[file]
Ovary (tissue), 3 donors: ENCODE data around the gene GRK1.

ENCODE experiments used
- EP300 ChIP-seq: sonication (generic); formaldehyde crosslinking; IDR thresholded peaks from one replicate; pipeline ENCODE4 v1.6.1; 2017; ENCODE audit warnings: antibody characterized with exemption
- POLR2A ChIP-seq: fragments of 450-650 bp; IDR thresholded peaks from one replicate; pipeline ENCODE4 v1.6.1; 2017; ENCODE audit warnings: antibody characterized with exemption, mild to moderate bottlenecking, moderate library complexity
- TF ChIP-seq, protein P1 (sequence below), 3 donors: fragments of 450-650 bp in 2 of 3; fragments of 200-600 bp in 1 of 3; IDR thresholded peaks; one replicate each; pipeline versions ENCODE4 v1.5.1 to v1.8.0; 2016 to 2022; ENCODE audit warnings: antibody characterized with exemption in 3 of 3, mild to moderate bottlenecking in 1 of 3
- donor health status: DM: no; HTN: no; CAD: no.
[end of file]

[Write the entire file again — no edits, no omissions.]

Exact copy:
Ovary (tissue), 3 donors: ENCODE data around the gene GRK1.

ENCODE experiments used
- EP300 ChIP-seq: sonication (generic); formaldehyde crosslinking; IDR thresholded peaks from one replicate; pipeline ENCODE4 v1.6.1; 2017; ENCODE audit warnings: antibody characterized with exemption
- POLR2A ChIP-seq: fragments of 450-650 bp; IDR thresholded peaks from one replicate; pipeline ENCODE4 v1.6.1; 2017; ENCODE audit warnings: antibody characterized with exemption, mild to moderate bottlenecking, moderate library complexity
- TF ChIP-seq, protein P1 (sequence below), 3 donors: fragments of 450-650 bp in 2 of 3; fragments of 200-600 bp in 1 of 3; IDR thresholded peaks; one replicate each; pipeline versions ENCODE4 v1.5.1 to v1.8.0; 2016 to 2022; ENCODE audit warnings: antibody characterized with exemption in 3 of 3, mild to moderate bottlenecking in 1 of 3
- donor health status: DM: no; HTN: no; CAD: no.